From 'Post' to 'Post'

In 1932, Gershon Agron founded The Palestine Post as an English-language daily promoting Zionism in the British Mandate. The newspaper’s intended readership was British officials, local Jews and Arabs, Jews abroad, tourists and Christian pilgrims.
Zionist institutions considered the newspaper one of the most effective means of exerting influence on the British authorities. The Post’s first issue had a 1,200-copy run, but during its first year it achieved a daily circulation of close to 4,000 copies. Its circulation continued to grow, reaching a peak of 50,000 in 1944.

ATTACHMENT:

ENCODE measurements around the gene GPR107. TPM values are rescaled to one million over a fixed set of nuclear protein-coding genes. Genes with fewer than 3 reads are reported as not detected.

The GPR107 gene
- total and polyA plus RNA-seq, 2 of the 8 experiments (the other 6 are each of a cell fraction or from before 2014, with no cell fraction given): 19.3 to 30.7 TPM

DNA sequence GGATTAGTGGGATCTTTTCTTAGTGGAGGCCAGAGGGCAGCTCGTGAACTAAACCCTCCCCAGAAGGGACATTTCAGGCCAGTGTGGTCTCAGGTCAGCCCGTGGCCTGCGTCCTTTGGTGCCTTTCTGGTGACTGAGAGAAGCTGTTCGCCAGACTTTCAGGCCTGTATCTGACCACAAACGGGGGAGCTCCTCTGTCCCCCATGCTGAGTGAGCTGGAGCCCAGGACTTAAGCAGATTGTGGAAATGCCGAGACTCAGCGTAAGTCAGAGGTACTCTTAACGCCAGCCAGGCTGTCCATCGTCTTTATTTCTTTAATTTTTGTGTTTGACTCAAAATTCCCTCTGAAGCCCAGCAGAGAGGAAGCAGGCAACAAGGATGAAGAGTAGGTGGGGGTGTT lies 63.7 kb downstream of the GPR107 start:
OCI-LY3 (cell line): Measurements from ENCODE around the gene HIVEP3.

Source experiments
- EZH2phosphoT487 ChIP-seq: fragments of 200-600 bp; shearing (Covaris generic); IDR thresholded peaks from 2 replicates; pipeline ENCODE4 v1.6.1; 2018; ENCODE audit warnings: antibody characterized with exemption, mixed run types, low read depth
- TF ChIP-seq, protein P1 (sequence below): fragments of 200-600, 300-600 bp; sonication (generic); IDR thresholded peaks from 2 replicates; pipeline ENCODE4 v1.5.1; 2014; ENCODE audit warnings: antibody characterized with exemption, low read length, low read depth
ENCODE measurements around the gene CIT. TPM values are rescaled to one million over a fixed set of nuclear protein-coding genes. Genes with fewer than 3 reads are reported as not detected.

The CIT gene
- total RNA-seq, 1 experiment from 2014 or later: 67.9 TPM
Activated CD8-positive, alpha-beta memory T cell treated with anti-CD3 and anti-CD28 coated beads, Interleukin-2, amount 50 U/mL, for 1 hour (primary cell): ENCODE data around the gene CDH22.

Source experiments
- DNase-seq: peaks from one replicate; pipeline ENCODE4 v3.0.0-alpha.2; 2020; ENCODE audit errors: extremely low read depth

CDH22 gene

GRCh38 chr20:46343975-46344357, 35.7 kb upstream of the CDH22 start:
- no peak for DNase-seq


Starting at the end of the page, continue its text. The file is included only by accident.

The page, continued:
On February 1, 1948, the building housing the Post’s editorial offices in downtown Jerusalem was bombed by two British Army deserters employed by Arab nationalist leader Abdul Kader Husseini. Yet the paper was still printed and on the streets the following morning.
In 1950, following independence, the newspaper’s name was changed to The Jerusalem Post.